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'Tears of happiness': Pencak silat communities celebrate UNESCO recognition

Jessicha Valentina
Jessicha Valentina

The Jakarta Post

Jakarta  /  Sat, December 14, 2019  /  10:32 am
'Tears of happiness': Pencak silat communities celebrate UNESCO recognition

Pencak Silat Betawi warriors enliven the performance of 1,000 Warriors at the Hotel Indonesia traffic circle in Jakarta on June 14, 2015. (Shutterstock/dani daniar)

Traditional Indonesian martial art pencak silat was added to UNESCO’s Representative List of the Intangible Cultural Heritage of Humanity in Bogota, Colombia, on Thursday local time.

The announcement made pencak silat communities shed tears of happiness, as they had been working toward such recognition since 2017, Pencak Silat Indonesia Community founding board member Wahdat MY said in a press conference in Jakarta on Friday.

Indonesian pencak silat practitioner-turned-actor Yayan Ruhian also welcomed the news, telling The Jakarta Post via telephone that he felt happy upon hearing it and hoping that pencak silat could be accepted by a wider audience, not just martial arts lovers.

According to The Fighting Art of Pencak Silat and its Music: From Southeast Asian Village to Global Movement, edited by Uwe U. Paetzold and Paul H. Mason, the term pencak silat is a composite of recent origin (late 1940s), deriving from the Sundanese/Javanese word penca(k) and the Malay and Sumatran word silat. The term was made official by the Indonesian Pencak Silat Association (IPSI) in 1973 during a congress in Tugu near Bogor, West Java, as the conceptual basis for a competition for the native self-defense art, enabling it to be included in the National Games as a regulated sport. Both words have their own etymologies.

Though the government-backed IPSI focuses on pencak silat as a sport, Wahdat said that pencak silat consisted of other aspects, such as spirituality and the arts.

There are more than 40 different pencak silat aliran (teachings). Some of the most popular ones include Cimande from West Java and Silek from West Sumatra. “There are more unexposed teachings, such as those from Sulawesi,” Wahdat said.

In recent years, pencak silat has caught the attention of international filmmakers. Indonesian actors and martial artists Yayan, Iko Uwais and Cecep Arif Rahman have been involved in various action film franchises, such as The Raid and John Wick, showcasing the Indonesian martial art to the world.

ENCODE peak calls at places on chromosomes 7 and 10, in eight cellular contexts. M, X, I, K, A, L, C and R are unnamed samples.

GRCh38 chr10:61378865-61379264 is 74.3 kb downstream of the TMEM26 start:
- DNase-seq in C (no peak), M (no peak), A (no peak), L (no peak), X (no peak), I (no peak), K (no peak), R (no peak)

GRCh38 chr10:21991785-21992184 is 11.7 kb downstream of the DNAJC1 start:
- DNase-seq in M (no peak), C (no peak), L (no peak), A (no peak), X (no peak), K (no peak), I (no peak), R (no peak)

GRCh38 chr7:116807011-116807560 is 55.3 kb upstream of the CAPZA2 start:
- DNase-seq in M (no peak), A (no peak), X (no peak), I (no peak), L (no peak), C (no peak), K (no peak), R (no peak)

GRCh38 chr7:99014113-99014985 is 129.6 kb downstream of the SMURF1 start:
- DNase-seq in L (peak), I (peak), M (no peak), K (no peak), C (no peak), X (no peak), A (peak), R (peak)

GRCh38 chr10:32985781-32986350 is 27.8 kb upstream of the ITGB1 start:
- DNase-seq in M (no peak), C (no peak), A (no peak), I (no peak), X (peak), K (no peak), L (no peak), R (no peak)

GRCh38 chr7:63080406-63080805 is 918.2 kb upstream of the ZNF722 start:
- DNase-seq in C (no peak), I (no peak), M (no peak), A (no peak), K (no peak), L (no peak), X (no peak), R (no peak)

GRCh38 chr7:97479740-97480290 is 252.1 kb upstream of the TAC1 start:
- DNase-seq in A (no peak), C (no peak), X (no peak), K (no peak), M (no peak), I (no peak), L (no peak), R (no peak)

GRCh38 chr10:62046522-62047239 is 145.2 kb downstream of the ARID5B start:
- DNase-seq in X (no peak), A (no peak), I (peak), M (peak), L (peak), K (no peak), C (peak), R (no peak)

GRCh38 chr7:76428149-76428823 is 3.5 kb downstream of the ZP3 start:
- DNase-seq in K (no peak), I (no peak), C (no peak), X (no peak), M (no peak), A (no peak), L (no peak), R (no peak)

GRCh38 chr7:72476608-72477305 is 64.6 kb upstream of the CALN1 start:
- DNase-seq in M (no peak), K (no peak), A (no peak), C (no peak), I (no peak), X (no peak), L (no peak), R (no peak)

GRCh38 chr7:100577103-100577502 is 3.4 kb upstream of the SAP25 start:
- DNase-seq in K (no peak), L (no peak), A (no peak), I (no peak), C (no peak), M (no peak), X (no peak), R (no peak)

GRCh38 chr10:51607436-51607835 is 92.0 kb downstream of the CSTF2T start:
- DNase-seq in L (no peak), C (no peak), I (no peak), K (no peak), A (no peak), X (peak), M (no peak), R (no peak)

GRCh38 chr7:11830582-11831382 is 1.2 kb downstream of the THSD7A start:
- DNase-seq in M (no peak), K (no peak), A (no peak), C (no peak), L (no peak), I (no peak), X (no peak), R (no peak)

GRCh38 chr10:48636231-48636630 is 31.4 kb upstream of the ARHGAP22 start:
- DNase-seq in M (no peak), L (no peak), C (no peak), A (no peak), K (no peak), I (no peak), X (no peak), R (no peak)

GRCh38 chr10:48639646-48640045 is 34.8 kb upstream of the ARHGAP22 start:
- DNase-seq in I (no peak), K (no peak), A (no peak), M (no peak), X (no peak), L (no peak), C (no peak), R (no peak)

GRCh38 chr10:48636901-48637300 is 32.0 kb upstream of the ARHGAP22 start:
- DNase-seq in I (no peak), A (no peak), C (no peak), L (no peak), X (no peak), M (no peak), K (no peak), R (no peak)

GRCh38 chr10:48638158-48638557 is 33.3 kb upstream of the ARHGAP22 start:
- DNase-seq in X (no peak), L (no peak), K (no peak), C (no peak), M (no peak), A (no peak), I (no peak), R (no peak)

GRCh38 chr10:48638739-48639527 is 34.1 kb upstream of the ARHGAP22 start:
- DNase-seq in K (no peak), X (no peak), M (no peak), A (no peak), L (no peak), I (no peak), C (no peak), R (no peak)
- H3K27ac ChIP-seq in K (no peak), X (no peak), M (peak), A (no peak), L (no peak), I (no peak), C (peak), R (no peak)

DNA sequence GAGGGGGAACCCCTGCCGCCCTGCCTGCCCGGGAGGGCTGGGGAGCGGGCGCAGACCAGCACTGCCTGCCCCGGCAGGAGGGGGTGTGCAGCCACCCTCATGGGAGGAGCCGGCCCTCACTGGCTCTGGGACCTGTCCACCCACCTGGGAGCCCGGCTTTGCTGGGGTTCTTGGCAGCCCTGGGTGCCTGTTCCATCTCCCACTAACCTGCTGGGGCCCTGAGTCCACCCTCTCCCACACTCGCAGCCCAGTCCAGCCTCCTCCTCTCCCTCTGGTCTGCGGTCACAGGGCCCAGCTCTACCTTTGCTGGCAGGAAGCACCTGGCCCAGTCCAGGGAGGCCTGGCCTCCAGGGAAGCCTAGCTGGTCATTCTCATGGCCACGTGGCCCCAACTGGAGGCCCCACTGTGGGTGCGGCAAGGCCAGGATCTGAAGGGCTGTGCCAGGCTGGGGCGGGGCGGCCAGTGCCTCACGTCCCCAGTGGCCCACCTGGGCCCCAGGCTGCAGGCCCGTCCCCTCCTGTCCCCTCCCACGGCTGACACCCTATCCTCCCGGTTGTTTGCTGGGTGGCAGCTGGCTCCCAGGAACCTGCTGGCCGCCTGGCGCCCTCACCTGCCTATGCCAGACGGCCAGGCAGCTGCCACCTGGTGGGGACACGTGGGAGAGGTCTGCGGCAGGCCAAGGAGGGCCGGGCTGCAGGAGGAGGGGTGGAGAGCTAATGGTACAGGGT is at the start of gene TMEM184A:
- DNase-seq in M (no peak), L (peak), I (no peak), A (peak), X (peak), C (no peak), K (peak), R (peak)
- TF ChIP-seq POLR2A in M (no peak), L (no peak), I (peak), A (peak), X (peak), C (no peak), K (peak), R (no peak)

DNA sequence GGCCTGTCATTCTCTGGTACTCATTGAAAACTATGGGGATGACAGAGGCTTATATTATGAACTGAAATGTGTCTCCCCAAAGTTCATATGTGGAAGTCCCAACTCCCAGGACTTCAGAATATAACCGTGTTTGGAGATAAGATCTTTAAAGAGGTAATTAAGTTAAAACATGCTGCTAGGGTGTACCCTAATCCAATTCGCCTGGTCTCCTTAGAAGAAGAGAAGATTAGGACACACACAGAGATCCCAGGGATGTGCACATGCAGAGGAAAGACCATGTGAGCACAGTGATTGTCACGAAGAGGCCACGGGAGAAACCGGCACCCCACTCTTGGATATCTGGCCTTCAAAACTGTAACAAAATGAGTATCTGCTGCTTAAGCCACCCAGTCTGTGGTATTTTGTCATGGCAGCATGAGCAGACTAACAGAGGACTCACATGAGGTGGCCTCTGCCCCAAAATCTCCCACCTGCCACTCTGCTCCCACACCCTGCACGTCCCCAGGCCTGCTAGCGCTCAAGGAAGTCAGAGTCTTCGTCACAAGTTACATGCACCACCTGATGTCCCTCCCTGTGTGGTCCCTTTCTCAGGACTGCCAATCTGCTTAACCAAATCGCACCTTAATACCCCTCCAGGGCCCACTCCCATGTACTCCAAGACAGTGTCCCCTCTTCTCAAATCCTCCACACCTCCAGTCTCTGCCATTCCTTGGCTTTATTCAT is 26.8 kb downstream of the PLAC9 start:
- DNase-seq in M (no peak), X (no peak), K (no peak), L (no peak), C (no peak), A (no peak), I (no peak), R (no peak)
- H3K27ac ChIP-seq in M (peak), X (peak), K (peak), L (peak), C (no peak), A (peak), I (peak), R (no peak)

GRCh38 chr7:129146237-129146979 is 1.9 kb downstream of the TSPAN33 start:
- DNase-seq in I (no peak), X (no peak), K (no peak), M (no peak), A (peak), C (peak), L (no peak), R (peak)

LifeLike Pictures film producer Sheila Timothy singled out The Raid as the one film that catapulted pencak silat into global film industry fame.

She said the martial art was one of the strengths of Wiro Sableng: Pendekar Kapak Maut Naga Geni 212, which was produced by LifeLike Pictures in collaboration with Fox International Productions, a division of 20th Century Fox.

“When we approached Fox International Productions, they were interested in our ideas as we shared that we wanted to include original Indonesian martial arts in pencak silat,” Sheila said.

Pencak silat is really interesting as it also contains philosophies. It can be explored further.”

Read also: ‘Pencak silat’ given UNESCO intangible world heritage distinction

The Education and Culture Ministry’s director general of culture, Hilmar Farid, said UNESCO considered pencak silat a tradition and contribution to humanity and human civilization.

“Unlike Borobudur temple, which is listed as a UNESCO World Heritage Site, pencak silat is owned by the people, not the country,” Hilmar said.

Hilmar explained following the announcement recognizing pencak silat as a piece of intangible world heritage that silat from Malaysia had also been recognized by UNESCO.

Speaking about the differences, Hilmar stressed that silat was highlighted as martial arts. “Meanwhile, martial arts is among the components of pencak silat. It contains a larger cultural heritage, featuring movement and music."

Hilmar said based on ancient inscriptions, pencak silat also involved self-control and character-building lessons that had been passed down from generation to generation, adding that the recognition opened the door to more opportunities to preserve pencak silat.

Speaking about the future of pencak silat, Wahdat said there was a lot of work to do to continue to support the traditional art, which was largely only taught in small communities – pencak silat practitioners and teachers frequently have to dig into their own pockets to fund their activities.

“The organizational system is weak. Hopefully, after being recognized by UNESCO, it can help to motivate [pencak silat practitioners],” Wahdat said. “I’m afraid about us stopping here." (kes)

 

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